During the ‘closing a project’ process the product description is used

  • to validate that the acceptance criteria have been achieved,
  • to check that the project has delivered what is expected.

In a PRINCE2 Agile context a good amount of product handovers have taken place already. This artifacts and the evaluation of the project should be accessible through earlier shipments and the historical burn reports.

The Agilometer

Overview

In order to taylor PRINCE2 (or any other framework) in the most efficient way you have to know where we are.

The Agilometer thus is a tool which helps us to assess our Agile environment. In a PRINCE2 context Agile suitability is specifically assessed during

  • the pre-project stage
  • the initiation stage
  • throughout the project (e.g. in retrospectives)

The Agilometer shows where there are risk areas and benefit areas with using agile:

The Agilometer

The Agilometer sliders in more detail

In the following we will try to explain what a level 5 condition would imply, thus it leaves it up to you to decide when to rank this dimension 1 to 4.

Flexibility on what is delivered

In a level 5 environment we would expect shareholders to welcome change, flexibility and uncertainty. This includes, for example:

  • Details may change, significant changes should be controlled.
  • All requirements are prioritized, e.g. by the MoSCoW technique.
  • Flexing of what is delivered protects timelines and product quality.
  • Change, including de-scoping is a team effort, driven by the customer.
  • Embracing change produces better products.

Level of collaboration

In a level 5 environment we see that all parties communicate on a very high level. There is a one-team culture, working relationships with good trust and a desire to help others, both internally and externally.

  • One-team approach, partnership approach, trust, listening, helpful.
  • No ‘silos’, no ‘turf war’.
  • No blaming. No ‘cc:mail’.
  • Acceptance that mistakes happen.

Ease of communication

In level 5 situations it should be very easy to communicate amongst all parties involved. A ‘communication-rich’ environment with a lot of face-to-face communication will be present.

  • Visibility & transparency of information (e.g. plans on walls)
  • Co-location
  • Less ideal situations are softened an communication risks mitigated (e.g. video conferencing)
  • A lot of informal communication, limited formal communication

Ability to work iteratively and deliver incrementally

Here it will be very easy to deliver benefit/value to the customer by regular partial deliveries of the final product.

  • The team is willing to experiment.
  • It is understood that things are rarely correct at the first time.
  • The project can be broken down to small chunks.
  • A ‘lesson learned’ approach is used throughout.
  • ‘Little and often’ is a delivering pattern.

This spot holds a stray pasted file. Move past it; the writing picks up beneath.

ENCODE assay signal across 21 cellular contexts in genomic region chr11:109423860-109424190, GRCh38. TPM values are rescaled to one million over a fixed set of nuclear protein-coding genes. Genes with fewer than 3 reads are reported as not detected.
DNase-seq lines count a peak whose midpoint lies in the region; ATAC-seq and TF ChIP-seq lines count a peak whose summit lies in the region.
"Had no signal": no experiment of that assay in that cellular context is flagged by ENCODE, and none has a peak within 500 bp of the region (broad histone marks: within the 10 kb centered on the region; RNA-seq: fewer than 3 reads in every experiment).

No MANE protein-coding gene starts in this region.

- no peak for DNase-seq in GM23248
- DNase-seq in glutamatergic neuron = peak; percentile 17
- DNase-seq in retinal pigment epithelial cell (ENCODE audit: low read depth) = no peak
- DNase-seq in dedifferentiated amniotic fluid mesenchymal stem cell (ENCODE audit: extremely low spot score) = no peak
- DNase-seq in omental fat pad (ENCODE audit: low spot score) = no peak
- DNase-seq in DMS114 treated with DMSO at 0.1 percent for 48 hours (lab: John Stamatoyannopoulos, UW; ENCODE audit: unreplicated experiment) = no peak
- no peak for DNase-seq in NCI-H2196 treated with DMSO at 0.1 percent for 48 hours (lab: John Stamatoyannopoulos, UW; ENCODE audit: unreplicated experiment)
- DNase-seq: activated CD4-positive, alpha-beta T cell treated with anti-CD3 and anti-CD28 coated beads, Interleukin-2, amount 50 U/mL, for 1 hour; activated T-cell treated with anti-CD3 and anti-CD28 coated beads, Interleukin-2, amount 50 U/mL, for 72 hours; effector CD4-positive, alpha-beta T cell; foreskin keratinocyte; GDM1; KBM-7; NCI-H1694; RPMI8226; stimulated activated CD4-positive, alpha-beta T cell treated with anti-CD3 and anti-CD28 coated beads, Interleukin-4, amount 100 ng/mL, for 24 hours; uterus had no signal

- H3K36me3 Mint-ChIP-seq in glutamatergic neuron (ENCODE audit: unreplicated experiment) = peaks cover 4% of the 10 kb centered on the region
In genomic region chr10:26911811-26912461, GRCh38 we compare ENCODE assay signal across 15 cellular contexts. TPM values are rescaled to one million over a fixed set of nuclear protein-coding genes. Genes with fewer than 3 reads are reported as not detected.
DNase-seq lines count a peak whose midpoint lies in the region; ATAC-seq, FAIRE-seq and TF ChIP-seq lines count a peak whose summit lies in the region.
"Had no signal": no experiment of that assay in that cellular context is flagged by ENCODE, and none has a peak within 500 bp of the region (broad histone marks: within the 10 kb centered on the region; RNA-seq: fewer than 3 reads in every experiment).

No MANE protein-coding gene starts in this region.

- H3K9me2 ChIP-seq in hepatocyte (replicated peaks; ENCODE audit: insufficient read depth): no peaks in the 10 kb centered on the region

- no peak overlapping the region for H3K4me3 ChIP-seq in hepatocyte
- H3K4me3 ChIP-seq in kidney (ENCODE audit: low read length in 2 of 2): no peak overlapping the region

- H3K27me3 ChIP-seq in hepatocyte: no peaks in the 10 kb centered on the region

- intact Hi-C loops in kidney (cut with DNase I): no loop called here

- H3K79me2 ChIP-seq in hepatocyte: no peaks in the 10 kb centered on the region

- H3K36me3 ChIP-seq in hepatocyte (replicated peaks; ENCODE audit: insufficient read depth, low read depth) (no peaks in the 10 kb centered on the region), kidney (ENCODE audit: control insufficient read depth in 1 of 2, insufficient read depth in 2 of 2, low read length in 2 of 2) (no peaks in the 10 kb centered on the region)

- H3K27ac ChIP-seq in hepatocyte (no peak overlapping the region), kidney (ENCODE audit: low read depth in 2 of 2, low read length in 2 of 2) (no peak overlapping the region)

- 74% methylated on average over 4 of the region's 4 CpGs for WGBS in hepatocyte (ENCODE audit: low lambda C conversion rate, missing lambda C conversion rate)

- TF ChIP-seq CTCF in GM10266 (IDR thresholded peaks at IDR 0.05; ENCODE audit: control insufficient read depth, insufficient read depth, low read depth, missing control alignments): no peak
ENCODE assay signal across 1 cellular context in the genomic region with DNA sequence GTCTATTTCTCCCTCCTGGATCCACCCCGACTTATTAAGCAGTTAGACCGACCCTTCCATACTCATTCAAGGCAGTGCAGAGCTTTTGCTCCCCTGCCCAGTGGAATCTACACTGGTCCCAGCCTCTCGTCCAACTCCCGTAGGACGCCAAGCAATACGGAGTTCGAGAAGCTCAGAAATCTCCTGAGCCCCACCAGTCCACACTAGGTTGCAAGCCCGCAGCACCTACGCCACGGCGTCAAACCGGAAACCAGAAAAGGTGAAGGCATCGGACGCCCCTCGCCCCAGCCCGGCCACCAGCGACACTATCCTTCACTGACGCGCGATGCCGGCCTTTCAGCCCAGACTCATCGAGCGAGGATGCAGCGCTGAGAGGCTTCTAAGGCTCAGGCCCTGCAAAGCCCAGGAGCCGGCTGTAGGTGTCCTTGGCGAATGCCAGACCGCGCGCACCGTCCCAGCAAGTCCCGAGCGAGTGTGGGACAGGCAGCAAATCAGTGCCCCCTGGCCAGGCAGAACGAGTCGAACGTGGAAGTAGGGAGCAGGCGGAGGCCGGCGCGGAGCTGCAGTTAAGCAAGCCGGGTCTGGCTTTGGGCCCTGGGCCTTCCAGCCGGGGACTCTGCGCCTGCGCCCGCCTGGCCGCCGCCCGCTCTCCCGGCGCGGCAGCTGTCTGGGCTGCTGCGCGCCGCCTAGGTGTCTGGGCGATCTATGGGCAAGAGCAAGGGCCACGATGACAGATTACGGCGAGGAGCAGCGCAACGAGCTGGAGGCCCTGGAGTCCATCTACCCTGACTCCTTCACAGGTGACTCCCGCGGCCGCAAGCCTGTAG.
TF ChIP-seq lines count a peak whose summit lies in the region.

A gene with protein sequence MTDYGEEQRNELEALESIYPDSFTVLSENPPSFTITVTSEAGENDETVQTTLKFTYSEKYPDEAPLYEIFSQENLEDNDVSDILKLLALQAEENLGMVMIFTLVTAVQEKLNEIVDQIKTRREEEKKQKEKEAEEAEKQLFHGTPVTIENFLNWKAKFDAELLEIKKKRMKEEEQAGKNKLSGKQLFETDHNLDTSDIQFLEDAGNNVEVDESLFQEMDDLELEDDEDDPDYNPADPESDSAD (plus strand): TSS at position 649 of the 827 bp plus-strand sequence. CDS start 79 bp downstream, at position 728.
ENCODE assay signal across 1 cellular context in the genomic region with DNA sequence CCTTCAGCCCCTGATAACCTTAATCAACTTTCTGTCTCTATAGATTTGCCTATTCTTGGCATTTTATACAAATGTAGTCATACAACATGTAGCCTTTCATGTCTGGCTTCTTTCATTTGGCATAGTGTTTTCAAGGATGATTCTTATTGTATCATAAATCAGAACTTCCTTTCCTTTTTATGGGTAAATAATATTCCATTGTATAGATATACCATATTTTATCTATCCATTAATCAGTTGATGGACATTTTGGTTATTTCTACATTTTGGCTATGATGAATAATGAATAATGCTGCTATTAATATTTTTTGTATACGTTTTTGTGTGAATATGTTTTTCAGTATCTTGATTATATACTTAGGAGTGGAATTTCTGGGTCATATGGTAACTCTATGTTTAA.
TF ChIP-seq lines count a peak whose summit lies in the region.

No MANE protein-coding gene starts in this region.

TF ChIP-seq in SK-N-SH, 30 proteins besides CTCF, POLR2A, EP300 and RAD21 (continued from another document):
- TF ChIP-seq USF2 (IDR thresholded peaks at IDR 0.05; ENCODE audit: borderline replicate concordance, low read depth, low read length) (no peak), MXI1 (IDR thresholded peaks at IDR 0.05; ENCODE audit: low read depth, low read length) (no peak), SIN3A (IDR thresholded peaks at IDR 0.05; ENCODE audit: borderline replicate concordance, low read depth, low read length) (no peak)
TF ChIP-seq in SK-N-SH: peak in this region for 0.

• Delivering incrementally is giving good and fast feedback.

Advantageous environmental conditions

The working environment is supportive of working in an agile way. People are fully assigned to the team and their work.

  • People are dedicated to the project.
  • Teams are stable.
  • Team members are qualified.
  • Contracts support agile behavior.
  • The environment is conductive to agile.

Acceptance of agile

All stakeholders closely involved are fully aware of the behaviors, concepts and techniques of agile thinking and working.

  • Everyone accepts the agile philosophy and understands the difference to the traditional way.
  • People are trained.
  • The surrounding eco systems do not block agile working, e.g. quality assurance and procurement understand Agile as well.

You may want to google ‘ agile health radar’ or click on https://www.scaledagileframework.com/metrics/#T4, to get different views on appropriateness of agile approaches in your environment.

PRINCE2 Agile Roles

The project board

The project board is accountable to corporate or programme management for the success of the project, and has the authority to direct the project within the remit set by programme management as documented in the project mandate.

The project board typically consist of one or more senior users, an executive and a senior supplier.

The senior user

##

The executive

##

The senior supplier

##

The customer representative

##

The project manager

##

The team manager

##

The supplier subject matter expert (Supplier SME)

##

The customer subject matter expert (CSME)

The customer subject matter expert (CSME) is assigned to the delivery team and plays an active part by acting as a representative of all of the customer’s stakeholders with a responsibility for ensuring that the project’s products are understood and are correct at the detailed level.

The person carrying out the small probably wants, or needs, the final product and is motivated for the project to succeed yesterday are impacted by it.

Quality Assurance

Within QA we see customer QA (CQA) and supplier QA (SQA) roles contributing to the team’s QA performance.

A QA coach could boost overall quality. A QA role on the project level could manage QA.

Miscellaneous Topics

Requirements

A requirement is a term used to describe what a product does and/or how to do it.

A user story is a tool to describe a requirement in the form of who, what, why.